States should not enact the National Association of Insurance Commissioners’ Viatical Settlement Model Law without changing it to bar speculative use of life insurance, say groups representing life insurers and agents.
The American Council of Life Insurers, the Association for Advanced Life Underwriting, the National Association of Insurance and Financial Advisors, and the National Association of Independent Life Brokerage Agencies expressed their opposition to the model law, which was first adopted by the NAIC in 1993.
Legislation based on the model law is pending in several states, including California, Illinois, New York and South Carolina. The model law originally was crafted to regulate the viatical settlement industry, in which terminally ill individuals sell their life insurance policies to investors, but the life groups say it contains a loophole allowing for speculation.
“We supported the model to make viatical settlement agreements available to policyholders with terminal illnesses who were in need of funds for medical expenses,” said Frank Keating, ACLI president and CEO. “The model provides important disclosures and protections to consumers at a very vulnerable time in their lives.”
The groups noted that the growth of viatical settlements has led to the development of other arrangements in which investors who do not have an insurable interest are initiating life coverage on older people with no health problems and paying the premiums for the coverage. Once the policy’s two-year incontestability period expires, control of the policy is shifted to the investors, who would then collect the death benefit.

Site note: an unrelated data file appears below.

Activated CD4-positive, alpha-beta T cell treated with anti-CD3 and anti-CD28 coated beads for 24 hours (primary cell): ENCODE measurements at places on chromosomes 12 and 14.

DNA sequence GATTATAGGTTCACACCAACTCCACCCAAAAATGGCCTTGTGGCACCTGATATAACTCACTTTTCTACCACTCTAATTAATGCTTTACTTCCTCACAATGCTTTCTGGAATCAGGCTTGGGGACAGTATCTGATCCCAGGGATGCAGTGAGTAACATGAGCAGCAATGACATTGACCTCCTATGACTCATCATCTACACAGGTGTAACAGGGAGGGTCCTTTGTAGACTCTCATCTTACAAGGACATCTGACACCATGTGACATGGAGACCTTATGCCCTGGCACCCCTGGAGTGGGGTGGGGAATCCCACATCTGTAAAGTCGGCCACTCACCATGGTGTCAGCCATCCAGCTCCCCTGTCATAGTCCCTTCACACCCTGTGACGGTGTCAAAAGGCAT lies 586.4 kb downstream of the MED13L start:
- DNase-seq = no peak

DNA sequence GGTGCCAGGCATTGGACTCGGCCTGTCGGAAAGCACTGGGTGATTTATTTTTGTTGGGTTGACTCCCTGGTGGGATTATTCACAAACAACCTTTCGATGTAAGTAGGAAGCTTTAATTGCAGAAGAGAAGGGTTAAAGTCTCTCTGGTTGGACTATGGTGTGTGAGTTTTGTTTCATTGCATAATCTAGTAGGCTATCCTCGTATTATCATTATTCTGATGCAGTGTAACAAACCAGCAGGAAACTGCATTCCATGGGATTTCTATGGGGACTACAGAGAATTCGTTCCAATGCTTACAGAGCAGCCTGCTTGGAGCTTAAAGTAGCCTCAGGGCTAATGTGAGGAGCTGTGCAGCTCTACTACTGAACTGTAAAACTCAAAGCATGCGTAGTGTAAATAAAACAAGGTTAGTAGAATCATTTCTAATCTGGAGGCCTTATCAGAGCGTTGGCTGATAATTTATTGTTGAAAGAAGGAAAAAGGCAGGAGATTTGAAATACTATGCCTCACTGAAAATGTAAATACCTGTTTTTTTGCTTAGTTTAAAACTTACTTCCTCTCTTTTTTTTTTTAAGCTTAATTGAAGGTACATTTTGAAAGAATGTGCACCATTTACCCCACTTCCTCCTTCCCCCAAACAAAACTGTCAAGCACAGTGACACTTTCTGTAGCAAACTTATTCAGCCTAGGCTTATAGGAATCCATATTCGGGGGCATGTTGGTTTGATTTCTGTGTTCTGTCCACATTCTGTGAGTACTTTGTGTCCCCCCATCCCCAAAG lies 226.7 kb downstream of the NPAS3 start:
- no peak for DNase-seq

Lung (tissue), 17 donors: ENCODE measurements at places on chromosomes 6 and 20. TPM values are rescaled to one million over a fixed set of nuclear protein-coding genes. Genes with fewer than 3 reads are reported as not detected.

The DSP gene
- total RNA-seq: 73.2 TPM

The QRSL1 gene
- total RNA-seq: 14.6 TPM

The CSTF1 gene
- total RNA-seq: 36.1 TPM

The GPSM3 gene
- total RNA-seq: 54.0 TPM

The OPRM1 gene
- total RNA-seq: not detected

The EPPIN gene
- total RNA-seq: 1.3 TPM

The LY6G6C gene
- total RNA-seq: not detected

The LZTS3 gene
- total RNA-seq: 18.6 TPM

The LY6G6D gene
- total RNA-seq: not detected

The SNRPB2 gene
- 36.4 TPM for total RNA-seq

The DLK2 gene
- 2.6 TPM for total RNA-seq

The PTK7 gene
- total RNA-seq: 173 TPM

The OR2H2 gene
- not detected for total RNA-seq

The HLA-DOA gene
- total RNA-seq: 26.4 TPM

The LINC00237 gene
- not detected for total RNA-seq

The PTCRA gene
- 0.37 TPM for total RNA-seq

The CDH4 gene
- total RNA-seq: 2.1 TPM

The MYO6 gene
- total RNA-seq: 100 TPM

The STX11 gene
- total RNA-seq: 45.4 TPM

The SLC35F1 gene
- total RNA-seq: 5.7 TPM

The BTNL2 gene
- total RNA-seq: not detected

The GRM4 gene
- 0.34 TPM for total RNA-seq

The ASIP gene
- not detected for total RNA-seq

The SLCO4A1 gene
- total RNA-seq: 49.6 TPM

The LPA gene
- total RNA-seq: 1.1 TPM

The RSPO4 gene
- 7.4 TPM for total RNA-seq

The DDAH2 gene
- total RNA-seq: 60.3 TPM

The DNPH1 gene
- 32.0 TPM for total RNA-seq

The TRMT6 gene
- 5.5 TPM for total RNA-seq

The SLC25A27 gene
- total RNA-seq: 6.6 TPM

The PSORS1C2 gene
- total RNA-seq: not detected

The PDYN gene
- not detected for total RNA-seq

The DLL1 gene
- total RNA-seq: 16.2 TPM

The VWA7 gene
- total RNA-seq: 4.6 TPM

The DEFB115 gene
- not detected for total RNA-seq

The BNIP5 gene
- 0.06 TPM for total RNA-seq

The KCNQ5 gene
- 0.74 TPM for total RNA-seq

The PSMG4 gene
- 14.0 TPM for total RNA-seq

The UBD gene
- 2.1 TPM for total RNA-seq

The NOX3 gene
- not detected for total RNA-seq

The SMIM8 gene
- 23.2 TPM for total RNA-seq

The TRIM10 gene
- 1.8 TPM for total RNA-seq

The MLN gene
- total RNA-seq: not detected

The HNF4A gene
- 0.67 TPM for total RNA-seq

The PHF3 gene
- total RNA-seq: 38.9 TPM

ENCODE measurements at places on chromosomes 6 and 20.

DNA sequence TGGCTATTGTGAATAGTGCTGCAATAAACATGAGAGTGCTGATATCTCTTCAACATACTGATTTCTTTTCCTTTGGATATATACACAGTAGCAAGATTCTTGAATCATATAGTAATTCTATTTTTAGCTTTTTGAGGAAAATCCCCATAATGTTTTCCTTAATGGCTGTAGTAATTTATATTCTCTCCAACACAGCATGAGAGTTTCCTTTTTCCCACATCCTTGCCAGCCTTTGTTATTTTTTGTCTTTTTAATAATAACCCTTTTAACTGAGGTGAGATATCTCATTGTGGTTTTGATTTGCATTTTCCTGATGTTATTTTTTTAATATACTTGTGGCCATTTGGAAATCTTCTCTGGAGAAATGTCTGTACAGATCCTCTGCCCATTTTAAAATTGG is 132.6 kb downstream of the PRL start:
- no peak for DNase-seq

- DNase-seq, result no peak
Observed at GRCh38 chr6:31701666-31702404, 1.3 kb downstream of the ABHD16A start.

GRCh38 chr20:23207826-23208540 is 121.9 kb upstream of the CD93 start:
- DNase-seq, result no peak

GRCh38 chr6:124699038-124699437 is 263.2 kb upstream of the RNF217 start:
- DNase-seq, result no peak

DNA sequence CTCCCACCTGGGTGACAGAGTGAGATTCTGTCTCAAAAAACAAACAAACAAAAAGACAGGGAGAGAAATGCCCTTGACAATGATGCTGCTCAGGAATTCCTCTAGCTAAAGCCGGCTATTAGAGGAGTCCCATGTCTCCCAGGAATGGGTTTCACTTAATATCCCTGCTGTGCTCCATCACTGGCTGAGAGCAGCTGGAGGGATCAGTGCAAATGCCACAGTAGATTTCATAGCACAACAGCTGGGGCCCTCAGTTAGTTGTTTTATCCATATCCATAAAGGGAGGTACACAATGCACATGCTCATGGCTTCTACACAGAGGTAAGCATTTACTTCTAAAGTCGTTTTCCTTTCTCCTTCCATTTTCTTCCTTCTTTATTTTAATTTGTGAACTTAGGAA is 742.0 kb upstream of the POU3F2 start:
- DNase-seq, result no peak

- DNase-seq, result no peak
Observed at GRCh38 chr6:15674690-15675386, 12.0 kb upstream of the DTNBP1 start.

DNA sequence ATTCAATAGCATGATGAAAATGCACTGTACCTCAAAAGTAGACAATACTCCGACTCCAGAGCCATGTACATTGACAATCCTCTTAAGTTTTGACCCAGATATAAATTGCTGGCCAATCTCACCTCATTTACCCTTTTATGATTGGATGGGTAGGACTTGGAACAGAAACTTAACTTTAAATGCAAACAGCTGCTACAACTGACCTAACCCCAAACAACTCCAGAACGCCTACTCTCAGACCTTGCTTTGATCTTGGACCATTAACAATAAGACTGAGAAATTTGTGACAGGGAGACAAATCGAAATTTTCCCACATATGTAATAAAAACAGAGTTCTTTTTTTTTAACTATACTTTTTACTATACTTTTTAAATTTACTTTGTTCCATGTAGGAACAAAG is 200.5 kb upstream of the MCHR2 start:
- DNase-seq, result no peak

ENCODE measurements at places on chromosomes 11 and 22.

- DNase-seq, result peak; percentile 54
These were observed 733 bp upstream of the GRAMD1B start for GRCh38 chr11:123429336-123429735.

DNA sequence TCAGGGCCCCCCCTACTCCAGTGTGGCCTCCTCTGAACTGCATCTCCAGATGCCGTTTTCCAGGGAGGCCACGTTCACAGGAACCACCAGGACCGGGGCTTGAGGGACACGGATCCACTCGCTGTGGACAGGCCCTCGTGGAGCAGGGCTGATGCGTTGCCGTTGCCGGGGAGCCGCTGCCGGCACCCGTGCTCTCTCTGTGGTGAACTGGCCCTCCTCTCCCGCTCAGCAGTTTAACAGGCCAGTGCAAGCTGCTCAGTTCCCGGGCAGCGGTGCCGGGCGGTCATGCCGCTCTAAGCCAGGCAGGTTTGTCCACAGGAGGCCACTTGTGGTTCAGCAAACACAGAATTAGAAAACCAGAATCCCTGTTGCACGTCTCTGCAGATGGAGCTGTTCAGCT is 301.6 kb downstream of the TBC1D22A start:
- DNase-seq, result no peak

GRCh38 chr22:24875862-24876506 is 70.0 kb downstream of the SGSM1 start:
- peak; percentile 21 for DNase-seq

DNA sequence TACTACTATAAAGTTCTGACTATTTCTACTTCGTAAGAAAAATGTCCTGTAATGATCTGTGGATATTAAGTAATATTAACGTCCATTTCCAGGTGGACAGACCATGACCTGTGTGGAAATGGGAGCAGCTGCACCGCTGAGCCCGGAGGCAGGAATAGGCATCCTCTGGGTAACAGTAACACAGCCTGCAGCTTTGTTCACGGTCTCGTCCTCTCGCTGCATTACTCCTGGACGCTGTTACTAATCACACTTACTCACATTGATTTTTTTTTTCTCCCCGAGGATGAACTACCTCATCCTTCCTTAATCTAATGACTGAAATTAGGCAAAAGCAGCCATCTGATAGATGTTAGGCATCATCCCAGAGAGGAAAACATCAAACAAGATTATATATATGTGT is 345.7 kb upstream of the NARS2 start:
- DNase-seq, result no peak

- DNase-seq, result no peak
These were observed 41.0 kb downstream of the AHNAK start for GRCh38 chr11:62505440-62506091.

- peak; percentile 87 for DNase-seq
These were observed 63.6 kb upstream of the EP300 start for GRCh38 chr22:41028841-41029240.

“An unrelated third party should not be allowed to initiate a life insurance contract on a person’s life,” said David Stertzer, CEO of AALU. “These transactions circumvent the intent of state insurable interest laws. When a life insurance policy is purchased, it should be intended for the benefit of a person who has a relationship to the insured and an economic interest in his or her longevity.”
The schemes are designed to avoid state insurable interest laws by changing control of the policy two or three years after the policy is issued, when those laws no longer apply. In another version of the arrangement, the groups said, an arrangement is made to provide the death benefit to the investors without formally transferring control of the policy.
David Woods, CEO of NAIFA, called these arrangements “abuses of the purpose of life insurance, which is the cornerstone of financial security for millions, enabling families to protect their loved ones and businesses to plan for the future with confidence.”
In addition to fighting efforts in the states, the groups said they would also encourage efforts to amend the model law itself. The NAIC has announced it will conduct a special hearing on the issue through the New York Insurance Department in New York.
“Initiation of death benefit protection is for parties with a personal, business or charitable relationship with insureds,” said NAILBA Chairman Matthew McAvoy. “It is an abuse of the product if stranger investors initiate coverage for the sole purpose of being enriched by the death of an insured. We will oppose any legislation that fails to reinforce this fundamental concept in life insurance law.”
The New York department recently noted that insurable interest was lacking under existing law, saying in a ruling that “it appears that the arrangement is intended to facilitate the procurement of policies solely for resale.” (See NU, Feb. 20.)